But, that’s not why I read them on the weekends sitting in a coffee shop when I should be cleaning my home. No. First of all, the avoidance of cleaning is an end unto itself. But, aside from that it makes me feel good to read these novels and stories. Of course murder is not a nice topic, but Christie approaches it in such a delicate way. One is not overwhelmed by graphic detail of decaying corpses and blood splatter. Miss Marple’s expertise is human nature and it seems to me that we could all use a lesson in that. America’s love affair with sociopaths should only strengthen that point of view. And, I just love to read about an older, Victorian lady, people drinking tea and all of those quaint things that I should probably be rolling my eyes at. I have faith that Christie knew what she was talking about and described them accurately. Of course it’s more of the privileged class that we read about and it might not be quite as nice if one were to consider the “other classes” who live at the periphery of the plots. I, myself, certainly would not be on par socially with Miss Marple. But, maybe that’s why I’m so in love with her; it’s so very different to me. I don’t really need to read about struggling with finances and the frustration of working with people that one would rather not work with; I live that every day. Miss Marple provides a nice escape from that reality. When I finished the series I felt the same way as I did when I finished the novel The Historian by Elizabeth Kostova. Though the ending is obviously why we read novels, I was very sad to have come to it.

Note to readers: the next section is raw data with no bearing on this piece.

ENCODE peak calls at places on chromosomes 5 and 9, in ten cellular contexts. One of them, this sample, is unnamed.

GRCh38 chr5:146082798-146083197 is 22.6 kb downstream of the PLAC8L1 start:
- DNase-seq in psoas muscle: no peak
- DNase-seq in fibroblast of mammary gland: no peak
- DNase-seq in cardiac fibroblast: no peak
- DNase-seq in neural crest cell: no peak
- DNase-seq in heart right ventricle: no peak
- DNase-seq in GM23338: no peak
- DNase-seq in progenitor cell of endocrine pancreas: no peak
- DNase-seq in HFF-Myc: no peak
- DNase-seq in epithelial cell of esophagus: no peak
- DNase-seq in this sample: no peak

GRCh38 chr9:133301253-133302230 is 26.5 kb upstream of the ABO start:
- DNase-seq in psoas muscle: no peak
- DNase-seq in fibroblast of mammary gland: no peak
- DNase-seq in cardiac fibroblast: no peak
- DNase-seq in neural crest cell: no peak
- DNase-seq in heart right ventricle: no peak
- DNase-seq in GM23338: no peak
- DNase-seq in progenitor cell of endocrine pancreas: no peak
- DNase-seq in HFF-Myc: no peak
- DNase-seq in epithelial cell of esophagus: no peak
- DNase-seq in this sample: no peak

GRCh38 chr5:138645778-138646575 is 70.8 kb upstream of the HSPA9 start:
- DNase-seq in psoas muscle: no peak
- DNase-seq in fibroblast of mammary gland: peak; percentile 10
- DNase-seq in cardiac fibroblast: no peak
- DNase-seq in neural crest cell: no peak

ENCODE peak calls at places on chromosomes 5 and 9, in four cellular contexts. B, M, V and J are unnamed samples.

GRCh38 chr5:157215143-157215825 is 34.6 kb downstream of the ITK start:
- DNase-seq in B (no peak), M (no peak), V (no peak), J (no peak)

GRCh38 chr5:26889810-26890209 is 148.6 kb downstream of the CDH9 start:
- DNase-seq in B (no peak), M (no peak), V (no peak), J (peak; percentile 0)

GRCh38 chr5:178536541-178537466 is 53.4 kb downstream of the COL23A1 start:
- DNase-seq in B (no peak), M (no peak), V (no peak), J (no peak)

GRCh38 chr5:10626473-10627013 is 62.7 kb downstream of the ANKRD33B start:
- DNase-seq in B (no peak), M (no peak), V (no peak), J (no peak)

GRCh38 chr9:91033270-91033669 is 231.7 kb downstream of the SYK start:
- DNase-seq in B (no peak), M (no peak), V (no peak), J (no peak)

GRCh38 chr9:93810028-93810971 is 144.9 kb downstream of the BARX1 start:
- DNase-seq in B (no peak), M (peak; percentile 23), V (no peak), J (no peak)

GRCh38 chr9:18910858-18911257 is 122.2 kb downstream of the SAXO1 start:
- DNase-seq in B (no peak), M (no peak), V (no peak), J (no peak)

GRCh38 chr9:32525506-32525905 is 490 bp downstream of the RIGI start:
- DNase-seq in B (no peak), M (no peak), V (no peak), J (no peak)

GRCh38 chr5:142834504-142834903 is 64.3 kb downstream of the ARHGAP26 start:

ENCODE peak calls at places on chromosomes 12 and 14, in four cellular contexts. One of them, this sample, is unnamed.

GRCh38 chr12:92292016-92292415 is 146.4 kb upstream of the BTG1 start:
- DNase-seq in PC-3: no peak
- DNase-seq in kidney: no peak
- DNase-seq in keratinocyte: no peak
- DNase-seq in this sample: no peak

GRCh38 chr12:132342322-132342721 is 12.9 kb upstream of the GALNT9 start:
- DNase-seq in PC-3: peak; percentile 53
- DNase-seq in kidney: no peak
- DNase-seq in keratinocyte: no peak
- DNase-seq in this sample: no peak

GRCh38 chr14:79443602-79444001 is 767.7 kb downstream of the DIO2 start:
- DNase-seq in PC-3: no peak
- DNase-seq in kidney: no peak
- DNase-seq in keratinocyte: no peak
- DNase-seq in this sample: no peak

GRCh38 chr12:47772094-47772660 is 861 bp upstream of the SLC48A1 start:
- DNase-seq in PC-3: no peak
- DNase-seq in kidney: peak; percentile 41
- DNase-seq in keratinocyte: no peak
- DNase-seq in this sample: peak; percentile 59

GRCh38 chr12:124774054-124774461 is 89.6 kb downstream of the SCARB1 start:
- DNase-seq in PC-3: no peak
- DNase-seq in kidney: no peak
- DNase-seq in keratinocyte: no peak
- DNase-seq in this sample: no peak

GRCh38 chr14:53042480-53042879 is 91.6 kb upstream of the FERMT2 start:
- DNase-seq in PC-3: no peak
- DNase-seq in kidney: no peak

By the end of the series the irony of a fluffy old lady being such a shrewd, unshakable sleuth gets a little tired, but a writer can never assume that the reader of the tenth novel in a series has read the other nine. Reading them in order was especially nice. Of course, I had read most of them previously when I was much younger, but many of them I truly did not remember that well and reading them in the suggested order I was able to see how an older lady who loved to work in her garden adapted to not being able to do so and to the shifting social paradigm. It’s definitely worth the effort to do so, but don’t rely on the publication dates. At least one of the novels written during WWII was published in the 70’s and would be noticeably out of sequence if it were read at the end of the series.

Now I can watch the movies. Many actresses have played the part of Miss Marple, but I seem to be drawn to Joan Hickson. And Julia McKenzie did a very good job as well, though I don’t feel that she came off as scattered or fluffy as she should have.

If you are interested in reading these mystery novels in the officially suggested reading order I would direct you to an Agatha Christie web site: http://www.agathachristie.com/story-explorer/reading-order/miss-marple-reading-order/, or you could go straight here (http://www.agathachristie.com/cms-media/assets/Miss_Marple_readin_order.pdf) and save a pdf. I hope you enjoy them as much as I have.

e A r n i e